Notice in this passage there is a good news / bad news situation, declaring that God’s wrath has come (a bad thing), but also the time for rewarding His servants (a good thing)

In Nahum’s time, even with the bad things he was prophesying against Nineveh, Nahum was able to comfort God’s people with Nahum 1:15, “Look, there on the mountains, the feet of one who brings good news, who proclaims peace!”  At the same time the guilty were being punished, the righteous were celebrating because of the peace they were about to enjoy.

We don’t know when, but we do know that one day, God will get so angry with the sinfulness rampant on earth that he will say, “enough”.  He will send horrible plagues and destruction, and then send Jesus – who will judge the living and the dead, destroying the wicked in the lake of fire, and granting eternal life to the righteous.

Since we know these things are coming, what kind of lives should we be living – as we await the return of Jesus?  The choice is yours.  But there will be consequences.

-Steve Mattison

Read or listen to today’s Bible reading plan passages at BibleGateway.com here – Nahum 1-3 and Revelation 11

Receive Salvation not Wrath

Isaiah 31-32 and 1 Thessalonians 5

There is so much Paul still wants to say as he is wrapping up his first (recorded) letter to the Thessalonians. Perhaps the mailman is standing at the door ready to take the letter as Paul is finishing up. His writing style is often long winding sentences with many phrases linked together in what English teachers would now call run-on sentences. But he doesn’t have time for that today. He switches to short powerful sentences. “Be joyful always. Pray continually, give thanks in all circumstances, for this is God’s will for you in Christ Jesus.” (1 Thessalonians 5:16-18). He has a lot to pack into his final instructions. Many of them deal with specifics on how to please God and how to love others (our two categories from the previous chapter that we are to do more and more). So, read them carefully and take note of how you are doing in these categories.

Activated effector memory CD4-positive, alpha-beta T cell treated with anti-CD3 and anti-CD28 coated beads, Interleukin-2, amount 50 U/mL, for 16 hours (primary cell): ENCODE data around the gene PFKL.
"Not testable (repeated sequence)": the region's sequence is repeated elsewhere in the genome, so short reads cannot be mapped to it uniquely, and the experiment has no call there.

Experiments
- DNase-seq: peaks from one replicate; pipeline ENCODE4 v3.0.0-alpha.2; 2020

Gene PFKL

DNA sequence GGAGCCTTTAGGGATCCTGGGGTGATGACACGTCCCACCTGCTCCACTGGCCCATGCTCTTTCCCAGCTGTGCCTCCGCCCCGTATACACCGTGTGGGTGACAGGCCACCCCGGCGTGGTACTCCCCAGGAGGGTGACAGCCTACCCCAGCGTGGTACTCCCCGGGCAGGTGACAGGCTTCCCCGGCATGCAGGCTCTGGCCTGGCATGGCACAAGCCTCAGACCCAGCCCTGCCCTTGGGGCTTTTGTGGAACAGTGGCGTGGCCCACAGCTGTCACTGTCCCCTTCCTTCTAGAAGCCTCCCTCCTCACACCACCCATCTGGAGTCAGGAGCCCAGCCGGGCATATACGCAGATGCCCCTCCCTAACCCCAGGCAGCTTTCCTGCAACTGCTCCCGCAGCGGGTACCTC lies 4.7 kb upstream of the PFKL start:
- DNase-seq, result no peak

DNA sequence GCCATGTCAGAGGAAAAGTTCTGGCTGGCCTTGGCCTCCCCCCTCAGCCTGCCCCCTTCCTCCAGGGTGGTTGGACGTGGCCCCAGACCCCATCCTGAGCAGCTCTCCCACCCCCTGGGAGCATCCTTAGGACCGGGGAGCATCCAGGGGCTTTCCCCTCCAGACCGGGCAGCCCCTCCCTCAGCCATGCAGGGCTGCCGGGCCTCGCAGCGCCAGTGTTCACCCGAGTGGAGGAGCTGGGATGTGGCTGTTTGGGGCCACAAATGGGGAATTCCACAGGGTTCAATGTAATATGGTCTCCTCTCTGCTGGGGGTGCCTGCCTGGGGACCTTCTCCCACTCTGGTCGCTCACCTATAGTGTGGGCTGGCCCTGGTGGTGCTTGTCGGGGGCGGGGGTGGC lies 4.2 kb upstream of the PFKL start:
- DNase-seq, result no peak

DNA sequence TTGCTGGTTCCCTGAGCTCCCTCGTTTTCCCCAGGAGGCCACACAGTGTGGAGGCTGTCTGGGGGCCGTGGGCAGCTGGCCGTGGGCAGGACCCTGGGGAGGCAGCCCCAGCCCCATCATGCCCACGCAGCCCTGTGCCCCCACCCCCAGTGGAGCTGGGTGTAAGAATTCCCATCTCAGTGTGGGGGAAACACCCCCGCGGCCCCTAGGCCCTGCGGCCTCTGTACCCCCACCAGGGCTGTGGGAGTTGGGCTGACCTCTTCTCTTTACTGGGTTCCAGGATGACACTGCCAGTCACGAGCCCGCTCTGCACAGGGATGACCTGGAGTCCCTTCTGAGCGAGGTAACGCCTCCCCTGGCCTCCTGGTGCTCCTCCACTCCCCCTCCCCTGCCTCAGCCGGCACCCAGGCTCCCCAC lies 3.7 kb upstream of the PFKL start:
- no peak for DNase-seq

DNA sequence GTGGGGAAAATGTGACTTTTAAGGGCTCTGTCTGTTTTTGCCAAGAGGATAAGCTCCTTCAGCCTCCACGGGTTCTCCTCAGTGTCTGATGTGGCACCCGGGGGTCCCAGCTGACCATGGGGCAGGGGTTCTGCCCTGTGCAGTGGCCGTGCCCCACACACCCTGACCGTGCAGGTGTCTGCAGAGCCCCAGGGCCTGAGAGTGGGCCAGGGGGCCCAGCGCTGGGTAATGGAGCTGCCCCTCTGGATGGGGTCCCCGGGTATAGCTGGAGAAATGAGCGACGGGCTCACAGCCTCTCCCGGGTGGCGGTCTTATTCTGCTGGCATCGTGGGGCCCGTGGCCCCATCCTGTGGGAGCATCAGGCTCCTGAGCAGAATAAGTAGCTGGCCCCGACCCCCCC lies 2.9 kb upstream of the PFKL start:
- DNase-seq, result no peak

Paul also takes a final opportunity to remind them/us of the coming day of the Lord. Paul says this day will bring surprise destruction for many. It also becomes a great time to teach a bit on God’s character. Paul writes, “For God did not appoint us to suffer wrath but to receive salvation through our Lord Jesus Christ.” This reminds me of a beautiful passage from our reading in Isaiah yesterday, “Yet the LORD longs to be gracious to you; he rises to show you compassion. For the LORD is a God of justice. Blessed are all who wait for him!” (Isaiah 30:18). God longs to see His people saved from the coming destruction. In the time of Isaiah. In the time of Paul. And, in our time. God longs to see His people saved from the coming destruction, but that does not mean that there won’t be a coming destruction for those who have turned their backs on Him, rejecting Him and His Son.